It also details the risks involved and provides sub-plans to eliminate those risks.
In other words, the team needs to determine the feasibility of the project and how they can successfully implement it with the lowest risk in mind.
Software design such as architectural design
“How will we get what we want?”
This phase of the SDLC starts by turning the software specifications into a design plan called the Design Specification. After collecting and analyzing important information in the previous stage, the enterprise software development company moves on to the second stage — design.
This stage of the software development process starts with the design of software solutions. Also, it depends on the type of software being created, this can include interface designs, user experience (UX) outlines, prototypes, and more. Software development firms must specify the system and hardware requirements.
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Implementation and Coding The Software
“Let’s create what we want.”
Following design, software developers can move to the third stage of SDLC — implementation and coding. In this phase, the software design is translated into the source code, the actual development starts.
It’s important that every developer sticks to the agreed blueprint. Also, make sure you have proper guidelines in place about the code style and practices. This step is often the longest in the entire life cycle and that is because developers must ensure that the code is correct before they make it live.
This is also why it is not a surprise for developers to return multiple times to this phase if the tests find any issues.
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“Did we get what we want?”
this is the stage for testing defects and deficiencies. We fix those issues until the product meets the original specifications. Software can’t function properly if its code is broken. To ensure that is the case, the software development company must test the code several times if needed.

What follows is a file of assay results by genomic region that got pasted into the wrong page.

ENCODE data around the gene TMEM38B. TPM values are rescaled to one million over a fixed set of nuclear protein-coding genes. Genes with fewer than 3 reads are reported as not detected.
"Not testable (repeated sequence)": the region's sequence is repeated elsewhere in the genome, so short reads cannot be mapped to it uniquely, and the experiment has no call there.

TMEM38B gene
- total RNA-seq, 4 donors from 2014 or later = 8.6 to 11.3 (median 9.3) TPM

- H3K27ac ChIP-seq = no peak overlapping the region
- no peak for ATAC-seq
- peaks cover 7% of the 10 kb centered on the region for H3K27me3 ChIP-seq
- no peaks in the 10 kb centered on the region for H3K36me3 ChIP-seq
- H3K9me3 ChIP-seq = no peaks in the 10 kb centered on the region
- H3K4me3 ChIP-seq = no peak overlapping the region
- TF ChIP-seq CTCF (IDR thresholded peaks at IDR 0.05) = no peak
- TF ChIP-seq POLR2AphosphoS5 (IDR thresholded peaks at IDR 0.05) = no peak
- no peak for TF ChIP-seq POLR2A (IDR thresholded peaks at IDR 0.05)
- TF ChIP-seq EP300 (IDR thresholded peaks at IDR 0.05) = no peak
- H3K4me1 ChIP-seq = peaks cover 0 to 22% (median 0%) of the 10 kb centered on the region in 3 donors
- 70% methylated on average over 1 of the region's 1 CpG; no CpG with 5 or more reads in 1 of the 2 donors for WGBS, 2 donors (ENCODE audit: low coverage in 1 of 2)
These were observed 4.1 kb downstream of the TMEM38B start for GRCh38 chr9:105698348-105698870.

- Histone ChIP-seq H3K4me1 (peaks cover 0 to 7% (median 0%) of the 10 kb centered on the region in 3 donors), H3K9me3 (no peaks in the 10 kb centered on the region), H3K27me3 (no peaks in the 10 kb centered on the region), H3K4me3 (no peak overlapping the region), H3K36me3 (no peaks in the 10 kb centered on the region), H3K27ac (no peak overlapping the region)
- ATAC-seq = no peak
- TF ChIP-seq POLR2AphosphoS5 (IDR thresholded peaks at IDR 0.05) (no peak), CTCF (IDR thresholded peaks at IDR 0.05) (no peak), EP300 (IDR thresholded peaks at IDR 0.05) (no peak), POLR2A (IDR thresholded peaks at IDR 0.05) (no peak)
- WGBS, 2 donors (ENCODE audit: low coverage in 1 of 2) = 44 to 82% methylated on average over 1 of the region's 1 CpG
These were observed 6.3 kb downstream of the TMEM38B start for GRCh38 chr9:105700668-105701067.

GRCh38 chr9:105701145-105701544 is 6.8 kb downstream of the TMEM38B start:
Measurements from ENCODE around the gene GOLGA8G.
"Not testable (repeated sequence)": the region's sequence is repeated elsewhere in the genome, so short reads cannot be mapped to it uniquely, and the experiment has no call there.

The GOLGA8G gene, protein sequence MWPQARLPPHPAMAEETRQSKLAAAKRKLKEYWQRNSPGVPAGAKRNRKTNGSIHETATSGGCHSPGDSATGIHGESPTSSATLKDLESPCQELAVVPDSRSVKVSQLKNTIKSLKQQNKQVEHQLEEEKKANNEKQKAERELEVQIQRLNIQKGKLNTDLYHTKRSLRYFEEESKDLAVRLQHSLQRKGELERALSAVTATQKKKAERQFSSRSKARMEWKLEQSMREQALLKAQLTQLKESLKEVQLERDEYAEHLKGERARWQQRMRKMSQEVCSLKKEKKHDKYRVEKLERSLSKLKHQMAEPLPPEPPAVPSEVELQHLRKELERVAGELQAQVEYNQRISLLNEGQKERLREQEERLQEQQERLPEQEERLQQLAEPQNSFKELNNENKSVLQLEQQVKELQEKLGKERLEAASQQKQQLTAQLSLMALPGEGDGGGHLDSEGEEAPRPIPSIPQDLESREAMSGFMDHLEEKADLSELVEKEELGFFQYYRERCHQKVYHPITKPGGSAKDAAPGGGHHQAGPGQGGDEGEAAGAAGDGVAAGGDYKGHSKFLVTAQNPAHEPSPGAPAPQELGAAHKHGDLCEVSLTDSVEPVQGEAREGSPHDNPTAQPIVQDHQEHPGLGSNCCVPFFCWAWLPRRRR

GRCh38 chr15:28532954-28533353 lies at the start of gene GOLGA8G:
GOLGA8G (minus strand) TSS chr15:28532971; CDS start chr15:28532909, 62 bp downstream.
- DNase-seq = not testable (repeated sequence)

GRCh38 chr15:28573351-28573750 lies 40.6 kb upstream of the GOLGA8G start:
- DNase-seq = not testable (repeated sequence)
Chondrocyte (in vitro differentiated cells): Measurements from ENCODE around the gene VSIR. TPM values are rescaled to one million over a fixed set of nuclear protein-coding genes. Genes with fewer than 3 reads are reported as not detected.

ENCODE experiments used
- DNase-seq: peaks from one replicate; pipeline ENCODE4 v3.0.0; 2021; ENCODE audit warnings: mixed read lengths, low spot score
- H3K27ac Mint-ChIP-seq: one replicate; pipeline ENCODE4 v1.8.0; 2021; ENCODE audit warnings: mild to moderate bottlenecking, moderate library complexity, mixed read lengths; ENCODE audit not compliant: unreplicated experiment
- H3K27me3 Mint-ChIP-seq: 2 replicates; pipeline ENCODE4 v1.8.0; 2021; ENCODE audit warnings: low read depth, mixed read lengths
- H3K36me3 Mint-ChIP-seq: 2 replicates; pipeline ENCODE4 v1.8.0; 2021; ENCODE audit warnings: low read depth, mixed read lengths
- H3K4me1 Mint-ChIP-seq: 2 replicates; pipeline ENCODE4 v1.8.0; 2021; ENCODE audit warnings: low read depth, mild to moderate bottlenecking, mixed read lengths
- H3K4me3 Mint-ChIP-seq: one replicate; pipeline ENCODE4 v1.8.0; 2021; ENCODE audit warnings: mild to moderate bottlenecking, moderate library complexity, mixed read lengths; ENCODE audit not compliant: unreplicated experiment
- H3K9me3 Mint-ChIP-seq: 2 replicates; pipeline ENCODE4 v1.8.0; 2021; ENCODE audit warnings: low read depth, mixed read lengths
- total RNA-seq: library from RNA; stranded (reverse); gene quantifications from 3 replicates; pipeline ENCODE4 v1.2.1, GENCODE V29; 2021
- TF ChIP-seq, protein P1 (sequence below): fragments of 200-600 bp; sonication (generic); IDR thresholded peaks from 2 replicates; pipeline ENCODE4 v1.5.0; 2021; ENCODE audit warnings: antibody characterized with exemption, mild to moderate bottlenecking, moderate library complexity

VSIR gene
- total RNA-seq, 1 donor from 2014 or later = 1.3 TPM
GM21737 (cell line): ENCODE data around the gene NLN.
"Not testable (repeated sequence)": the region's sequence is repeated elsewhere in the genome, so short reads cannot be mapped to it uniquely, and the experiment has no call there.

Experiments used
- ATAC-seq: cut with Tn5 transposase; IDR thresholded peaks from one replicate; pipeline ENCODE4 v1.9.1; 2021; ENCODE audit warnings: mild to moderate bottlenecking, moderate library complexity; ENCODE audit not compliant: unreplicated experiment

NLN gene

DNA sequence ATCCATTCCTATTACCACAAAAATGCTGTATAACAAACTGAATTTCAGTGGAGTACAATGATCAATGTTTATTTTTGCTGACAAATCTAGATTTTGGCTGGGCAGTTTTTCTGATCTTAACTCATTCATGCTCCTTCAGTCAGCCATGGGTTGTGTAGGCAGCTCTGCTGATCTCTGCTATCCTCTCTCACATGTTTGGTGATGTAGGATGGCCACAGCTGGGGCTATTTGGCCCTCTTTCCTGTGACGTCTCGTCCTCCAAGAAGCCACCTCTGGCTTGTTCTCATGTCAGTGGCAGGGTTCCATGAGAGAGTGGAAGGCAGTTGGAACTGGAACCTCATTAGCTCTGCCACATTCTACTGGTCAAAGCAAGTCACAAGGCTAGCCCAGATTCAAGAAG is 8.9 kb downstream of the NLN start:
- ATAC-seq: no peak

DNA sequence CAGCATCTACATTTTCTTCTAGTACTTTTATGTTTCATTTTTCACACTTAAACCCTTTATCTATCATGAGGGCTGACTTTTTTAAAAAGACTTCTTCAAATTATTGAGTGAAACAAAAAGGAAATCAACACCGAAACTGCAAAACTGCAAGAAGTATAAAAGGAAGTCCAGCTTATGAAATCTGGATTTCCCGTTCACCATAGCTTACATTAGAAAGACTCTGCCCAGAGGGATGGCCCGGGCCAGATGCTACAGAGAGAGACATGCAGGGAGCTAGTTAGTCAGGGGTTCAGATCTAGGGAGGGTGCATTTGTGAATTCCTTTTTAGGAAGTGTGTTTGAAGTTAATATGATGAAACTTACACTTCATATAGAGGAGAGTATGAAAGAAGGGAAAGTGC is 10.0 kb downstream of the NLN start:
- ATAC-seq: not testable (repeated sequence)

Only when developers are sure the code is error-free, can they show it to the user.
Throughout this stage, the source code will go through a number of tests, including functional and non-functional ones, such as system, integration, unit, acceptance, etc.
If a test reveals an error, bug, or any other issue, that needs to be fixed then and there before moving to the next stage. In short, we want to check if the code meets the expected requirements.
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Deploying The Software
“Let’s start using what we got.”
So, the product is tested and it is bug-free. That means the software development company can finally show it to the user. This still doesn’t mean the software is ready for release. Instead, it first has to go through UAT (User Acceptance Testing) to see if it matches the user expectations.
Then, if it does and the customer gives the green light, the software leaves the beta testing phase and can go live.
Maintaining and Managing The Software
“Let’s get this closer to what we want.”
Once the software goes live, there is still a lot of work in the development life cycle. Some problems might only rear their ugly head only when the software is put through the rigors of actual use.
That’s why, in this stage, the software development company must maintain constant communication with the user through customer support channels, either via phone, email or chatbot, for example.
In addition, because the software has now left the safe testing and development zone and has gone live, it will automatically become a potential target for different malicious cyber-attackers. To prevent hackers from exploiting any vulnerabilities, you also need to take a close look at cyber-security. Cyber-security should be always in your focus as attacks of this kind increase every year.